Schiavo Case Highlights Divisions in Catholic Views on Treatment
Feuerherd, Joe, National Catholic Reporter
Catholic teaching and secular medical ethicists agree that those charged with deciding the fate of deeply debilitated family members should ultimately weigh two factors. First, the medical situation--what precisely is the person suffering from and what are the benefits and burdens that would likely flow from a particular course of action? Next, the patient's wishes: What would the family member want?
It's a thoughtful two-tiered analysis that, in the extraordinarily tangled case of 41-year-old Terri Schiavo, provides precious little guidance.
Medically, Florida courts have accepted the determination that Schiavo is in a "persistent vegetative state"--unaware of the world, unable to interact with those around her, and unlikely to improve. Others, including Schiavo's parents, contend that she may be in a "minimally conscious state"--aware to some degree of her environment, capable of limited interaction, and a candidate for therapeutic treatment that could yield tangible benefits.
"You've got competent medical experts lined up on both sides," said Dr. John Kilner, president of The Center for Bioethics and Human Dignity, Bannockburn, Ill.
And Schiavo's wishes? Florida courts have sided with Schiavo's husband, Michael, who says that prior to Terri's February 1990 incapacitation, she told him that she would not wish to continue to live if she found herself in such circumstances. But Michael Schiavo, say others, is hopelessly compromised--with both financial conflicts (he benefited from a malpractice award related to Terri's care) and personal interests (he is involved in a relationship with another woman who is the mother of his two children).
"You can't help but wonder about his motives," said Russell B. Connors, assistant professor of theology at Minnesota's College of St. Catherine.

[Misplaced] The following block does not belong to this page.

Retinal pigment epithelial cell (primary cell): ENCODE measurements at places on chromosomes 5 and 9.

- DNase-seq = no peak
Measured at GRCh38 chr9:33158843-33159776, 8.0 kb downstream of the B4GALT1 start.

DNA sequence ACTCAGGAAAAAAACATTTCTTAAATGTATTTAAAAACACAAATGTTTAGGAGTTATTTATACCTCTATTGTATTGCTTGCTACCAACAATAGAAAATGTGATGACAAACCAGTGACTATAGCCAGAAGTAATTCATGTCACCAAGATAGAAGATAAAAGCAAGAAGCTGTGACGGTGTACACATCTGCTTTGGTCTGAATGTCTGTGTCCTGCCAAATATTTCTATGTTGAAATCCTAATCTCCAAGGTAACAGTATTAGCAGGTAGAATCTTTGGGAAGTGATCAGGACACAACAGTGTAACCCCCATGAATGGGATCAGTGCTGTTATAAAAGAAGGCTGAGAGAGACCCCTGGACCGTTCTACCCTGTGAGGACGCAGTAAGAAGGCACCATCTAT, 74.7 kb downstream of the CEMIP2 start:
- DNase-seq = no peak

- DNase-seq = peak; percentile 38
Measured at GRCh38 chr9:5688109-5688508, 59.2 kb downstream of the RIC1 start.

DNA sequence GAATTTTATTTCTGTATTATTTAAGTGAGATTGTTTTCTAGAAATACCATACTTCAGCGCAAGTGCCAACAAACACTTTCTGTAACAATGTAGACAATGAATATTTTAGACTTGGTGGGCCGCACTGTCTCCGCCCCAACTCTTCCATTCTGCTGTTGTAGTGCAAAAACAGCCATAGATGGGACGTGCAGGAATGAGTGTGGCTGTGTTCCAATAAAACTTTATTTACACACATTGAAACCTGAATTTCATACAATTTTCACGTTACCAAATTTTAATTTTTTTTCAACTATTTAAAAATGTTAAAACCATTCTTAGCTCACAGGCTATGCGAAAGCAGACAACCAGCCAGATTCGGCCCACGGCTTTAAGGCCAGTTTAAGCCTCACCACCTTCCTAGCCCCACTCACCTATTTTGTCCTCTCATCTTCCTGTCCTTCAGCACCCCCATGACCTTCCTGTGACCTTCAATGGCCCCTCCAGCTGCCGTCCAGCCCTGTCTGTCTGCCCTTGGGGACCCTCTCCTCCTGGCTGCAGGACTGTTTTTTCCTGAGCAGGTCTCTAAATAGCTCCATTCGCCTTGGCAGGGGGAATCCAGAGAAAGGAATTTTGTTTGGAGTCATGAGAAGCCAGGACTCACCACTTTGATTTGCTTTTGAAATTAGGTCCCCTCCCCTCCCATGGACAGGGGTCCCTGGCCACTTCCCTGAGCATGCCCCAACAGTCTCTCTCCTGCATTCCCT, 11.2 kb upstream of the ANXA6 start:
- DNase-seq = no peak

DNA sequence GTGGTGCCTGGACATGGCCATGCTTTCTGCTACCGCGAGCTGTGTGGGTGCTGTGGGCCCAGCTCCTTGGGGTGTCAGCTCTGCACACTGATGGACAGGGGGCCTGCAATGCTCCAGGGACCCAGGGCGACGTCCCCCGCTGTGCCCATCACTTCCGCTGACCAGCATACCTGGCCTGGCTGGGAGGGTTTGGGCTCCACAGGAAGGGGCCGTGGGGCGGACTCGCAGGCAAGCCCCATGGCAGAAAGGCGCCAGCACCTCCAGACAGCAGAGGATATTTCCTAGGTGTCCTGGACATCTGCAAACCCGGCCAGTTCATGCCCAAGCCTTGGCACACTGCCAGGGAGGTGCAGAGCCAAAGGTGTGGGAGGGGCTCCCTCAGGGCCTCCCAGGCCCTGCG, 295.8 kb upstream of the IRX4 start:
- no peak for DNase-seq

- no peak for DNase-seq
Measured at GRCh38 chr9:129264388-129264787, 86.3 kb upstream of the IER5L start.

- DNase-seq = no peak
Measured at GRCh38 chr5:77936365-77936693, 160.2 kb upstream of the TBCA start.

"In the absence of an advance directive, there's commonly an ordering of who is in the best position to act in [the patient's] best interests and it's normal and natural that the spouse would be at the top of the list because the spouse has a unique relational commitment to that person," said Kilner. But in the Schiavo case, "virtually anyone would be in a better position [to carry out that role] than her husband."
Despite disputes over the nature of Terri Schiavo's condition and her intentions, the law has spoken and the gastric tube that provided her nourishment has been removed.
Does Catholic teaching allow for such a course of action? It depends, once again, on both the individual circumstances and the individual answering the question.
Though the terms are often misunderstood, traditional Catholic teaching distinguishes between "extraordinary" and "ordinary" means of medical treatment. "Extraordinary" doesn't necessarily mean cutting edge. Instead it relates to the burdens (physical, financial, familial) and benefits (such as extended life) that a particular treatment or procedure might entail. Depending on the circumstances, treatment with an antibiotic could be considered "extraordinary," while use of a Ventilator to allow breathing may be "ordinary." Generally speaking, Catholics are free to forgo "extraordinary" treatment and obligated to accept "ordinary" treatment.
As the U.S. bishops said in June 2001, "A person may forgo extraordinary or disproportionate means of preserving life. Disproportionate means are those that in the patient's judgment do not offer a reasonable hope of benefit or entail an excessive burden, or impose excessive expense on the family or the community." The bishops' "Ethical and Religious Directives for Catholic Health Care Services" also say, "There should be a presumption in favor of providing nutrition and hydration to all patients, including patients who require medically assisted nutrition and hydration, as long as this is of sufficient benefit to outweigh the burdens involved to the patient."
Such nuances--"sufficient benefit to outweigh the burdens involved"--were largely cast aside a year ago by Pope John Paul II when he declared that nutrition and hydration is not treatment, but instead a routine form of care that should be available to everyone, including those in a persistent vegetative state. …